Like most kids who grew up poor, I have a love-hate relationship with money.
For most of my life I’ve alternately shunned it and run towards it at top speed. I came to realize after making some major mistakes (ahem, marriage, ahem) that money wasn’t going to get me where I wanted to go in life. No matter how much money I threw at some things, it didn’t help.
After this revelation, I at first saw money like I really should see food: It’s essential to life, but too much of it will make you fat and bitter, and if you leave it lying around, it tends to attract parasites.
This was back when having too much money lying around was an actual risk for me.
There’s a joke that goes like this: Anyone who says that money doesn’t buy happiness never met a divorce attorney. Well, there is some truth in that, but generally money loses its subjective value during a contested divorce because so much of it disappears so quickly that the velocity makes it seem worthless.
So now I’ve devised a better philosophy that isn’t just an axiom on the downsides of an overflowing surplus of cash. I gotta keep it real.
And here it is: You must learn to see money like a spatula.
Spatulas are good. I wouldn’t want to try to cook eggs without a spatula. I have a few spatulas and I’m glad I do. I wouldn’t want to be without my spatula if one got lost or broken. I enjoy using my spatula. When I use my spatula to cook for people I love, I am happy I can use my spatula to please them. They say I can make eggs pretty well with my spatula.
However, I have no fixation on spatulas. I don’t have extensive plans to increase my spatula holdings. I don’t walk around the mall flashing my spatula. If I found that my spatula was coming between me and a good relationship or job satisfaction, I’d probably give away my spatula. If I lost all my spatulas, it wouldn’t convince me that life was no longer worth living. I’d get by somehow.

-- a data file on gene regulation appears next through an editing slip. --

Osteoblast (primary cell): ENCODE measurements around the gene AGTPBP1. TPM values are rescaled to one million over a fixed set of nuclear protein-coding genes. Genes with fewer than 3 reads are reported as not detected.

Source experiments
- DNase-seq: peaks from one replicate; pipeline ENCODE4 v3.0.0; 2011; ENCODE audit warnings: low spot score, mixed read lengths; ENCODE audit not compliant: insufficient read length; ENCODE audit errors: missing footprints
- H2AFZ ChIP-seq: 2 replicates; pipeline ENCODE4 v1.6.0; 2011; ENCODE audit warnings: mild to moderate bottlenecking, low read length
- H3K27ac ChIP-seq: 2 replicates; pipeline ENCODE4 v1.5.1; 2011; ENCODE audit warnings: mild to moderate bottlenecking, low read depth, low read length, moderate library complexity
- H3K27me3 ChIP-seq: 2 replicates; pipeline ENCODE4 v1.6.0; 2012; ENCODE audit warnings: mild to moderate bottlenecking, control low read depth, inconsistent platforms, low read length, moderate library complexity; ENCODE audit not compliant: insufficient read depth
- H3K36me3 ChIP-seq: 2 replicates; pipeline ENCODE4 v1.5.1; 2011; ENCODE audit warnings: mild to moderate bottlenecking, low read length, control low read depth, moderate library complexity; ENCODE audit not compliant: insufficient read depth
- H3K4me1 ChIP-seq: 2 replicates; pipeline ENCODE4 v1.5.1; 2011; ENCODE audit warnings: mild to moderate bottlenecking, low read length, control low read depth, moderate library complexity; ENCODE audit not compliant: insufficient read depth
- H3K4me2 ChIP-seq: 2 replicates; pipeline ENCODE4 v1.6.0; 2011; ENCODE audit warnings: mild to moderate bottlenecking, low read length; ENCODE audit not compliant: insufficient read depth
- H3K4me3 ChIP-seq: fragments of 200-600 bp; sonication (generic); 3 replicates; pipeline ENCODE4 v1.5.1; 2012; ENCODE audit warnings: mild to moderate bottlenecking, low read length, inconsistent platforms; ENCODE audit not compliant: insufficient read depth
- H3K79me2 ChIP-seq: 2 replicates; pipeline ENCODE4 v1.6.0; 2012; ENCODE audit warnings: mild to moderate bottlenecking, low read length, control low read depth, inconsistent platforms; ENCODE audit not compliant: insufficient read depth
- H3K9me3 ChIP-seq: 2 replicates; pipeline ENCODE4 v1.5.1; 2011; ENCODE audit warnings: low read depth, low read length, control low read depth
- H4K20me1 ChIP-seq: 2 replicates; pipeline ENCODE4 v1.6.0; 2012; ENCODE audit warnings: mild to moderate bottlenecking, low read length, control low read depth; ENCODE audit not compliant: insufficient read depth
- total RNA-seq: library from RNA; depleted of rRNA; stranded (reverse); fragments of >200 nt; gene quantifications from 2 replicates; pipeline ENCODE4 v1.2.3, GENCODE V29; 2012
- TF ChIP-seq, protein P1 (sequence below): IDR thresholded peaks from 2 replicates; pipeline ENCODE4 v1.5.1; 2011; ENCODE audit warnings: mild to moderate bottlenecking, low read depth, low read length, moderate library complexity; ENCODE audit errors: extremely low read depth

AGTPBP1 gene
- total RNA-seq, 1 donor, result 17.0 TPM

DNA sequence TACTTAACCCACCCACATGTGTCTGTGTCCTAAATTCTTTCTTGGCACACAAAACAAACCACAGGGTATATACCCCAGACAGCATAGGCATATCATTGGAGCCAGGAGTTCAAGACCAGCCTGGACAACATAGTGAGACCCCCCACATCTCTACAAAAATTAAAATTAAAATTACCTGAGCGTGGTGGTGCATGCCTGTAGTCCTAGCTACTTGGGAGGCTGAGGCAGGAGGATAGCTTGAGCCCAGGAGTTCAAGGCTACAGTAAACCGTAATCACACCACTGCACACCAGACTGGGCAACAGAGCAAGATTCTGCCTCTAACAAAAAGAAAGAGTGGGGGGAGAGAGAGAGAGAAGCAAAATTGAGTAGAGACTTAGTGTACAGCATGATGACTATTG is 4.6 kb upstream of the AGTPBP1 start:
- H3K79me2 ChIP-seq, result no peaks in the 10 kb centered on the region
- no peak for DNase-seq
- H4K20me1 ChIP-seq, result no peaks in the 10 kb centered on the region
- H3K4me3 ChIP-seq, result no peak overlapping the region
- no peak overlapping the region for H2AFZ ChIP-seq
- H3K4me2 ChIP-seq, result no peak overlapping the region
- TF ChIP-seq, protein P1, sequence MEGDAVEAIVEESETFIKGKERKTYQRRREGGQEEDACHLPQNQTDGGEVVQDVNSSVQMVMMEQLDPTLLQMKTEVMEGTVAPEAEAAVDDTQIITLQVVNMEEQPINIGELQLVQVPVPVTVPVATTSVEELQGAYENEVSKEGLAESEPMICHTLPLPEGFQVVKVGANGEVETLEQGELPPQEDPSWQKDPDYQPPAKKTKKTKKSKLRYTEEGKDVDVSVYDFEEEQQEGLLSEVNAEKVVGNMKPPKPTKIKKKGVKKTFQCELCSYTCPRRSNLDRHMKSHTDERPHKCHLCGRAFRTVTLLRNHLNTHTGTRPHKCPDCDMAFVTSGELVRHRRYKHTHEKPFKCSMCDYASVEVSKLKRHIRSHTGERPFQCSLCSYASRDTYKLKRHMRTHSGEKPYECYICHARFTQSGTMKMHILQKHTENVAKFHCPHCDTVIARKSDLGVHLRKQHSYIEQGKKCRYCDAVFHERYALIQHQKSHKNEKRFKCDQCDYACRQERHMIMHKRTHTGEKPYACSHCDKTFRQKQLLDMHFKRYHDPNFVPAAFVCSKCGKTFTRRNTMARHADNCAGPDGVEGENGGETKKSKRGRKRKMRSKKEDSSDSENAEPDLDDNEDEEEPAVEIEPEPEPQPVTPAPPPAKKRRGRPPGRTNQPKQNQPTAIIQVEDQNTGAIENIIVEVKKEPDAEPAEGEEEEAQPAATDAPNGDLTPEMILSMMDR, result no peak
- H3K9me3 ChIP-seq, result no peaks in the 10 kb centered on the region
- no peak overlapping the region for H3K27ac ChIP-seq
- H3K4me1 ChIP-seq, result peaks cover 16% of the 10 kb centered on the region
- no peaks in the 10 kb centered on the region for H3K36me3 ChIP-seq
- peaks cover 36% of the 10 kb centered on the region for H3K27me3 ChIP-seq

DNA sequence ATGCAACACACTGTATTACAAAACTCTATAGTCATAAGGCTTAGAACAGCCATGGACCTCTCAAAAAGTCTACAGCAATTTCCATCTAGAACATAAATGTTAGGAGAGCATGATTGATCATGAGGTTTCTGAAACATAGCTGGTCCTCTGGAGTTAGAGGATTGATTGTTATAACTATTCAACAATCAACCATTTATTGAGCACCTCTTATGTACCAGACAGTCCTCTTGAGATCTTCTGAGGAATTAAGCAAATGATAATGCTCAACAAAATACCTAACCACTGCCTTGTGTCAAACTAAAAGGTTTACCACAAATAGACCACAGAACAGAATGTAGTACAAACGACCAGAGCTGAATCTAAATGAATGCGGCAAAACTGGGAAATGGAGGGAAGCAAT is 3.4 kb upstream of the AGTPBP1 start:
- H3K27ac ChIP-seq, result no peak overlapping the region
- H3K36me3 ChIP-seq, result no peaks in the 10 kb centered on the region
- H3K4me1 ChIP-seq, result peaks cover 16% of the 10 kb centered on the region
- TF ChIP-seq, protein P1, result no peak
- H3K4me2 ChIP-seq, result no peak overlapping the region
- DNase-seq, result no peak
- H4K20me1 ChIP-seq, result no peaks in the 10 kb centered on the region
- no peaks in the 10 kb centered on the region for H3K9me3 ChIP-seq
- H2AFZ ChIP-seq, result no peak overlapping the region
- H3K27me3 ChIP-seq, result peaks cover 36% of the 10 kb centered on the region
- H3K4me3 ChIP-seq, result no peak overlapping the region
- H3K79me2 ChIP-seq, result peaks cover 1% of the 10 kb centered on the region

So I think I have a healthy relationship with spatulas.
But I don’t believe everyone does.
I can honestly say that I would avoid people who lusted for spatulas. Ones who judged others by their spatulas and how many they owned. Ones who asked about my spatula before having a friendly conversation with me. Ones who ran away from me when they found out I had lost my spatula while in Las Vegas, or who lectured me about my misjudgment in donating my unused spatulas. I would feel a need to avoid anyone whom I could tell was only stringing me along so they could finally get their hand on my 2004 Oxo stainless spatula because they had been educated to believe that it would make them happy and fulfilled in life: The one spatula to rule them all.
I would see such people as tedious, deranged, or even damned in some way.
“Yes, I have a spatula. What of it? Is it spatula week on Discovery Channel or something?”
That’s what I’d probably say.
See part 2 here: MORE SPATULA SCHOOL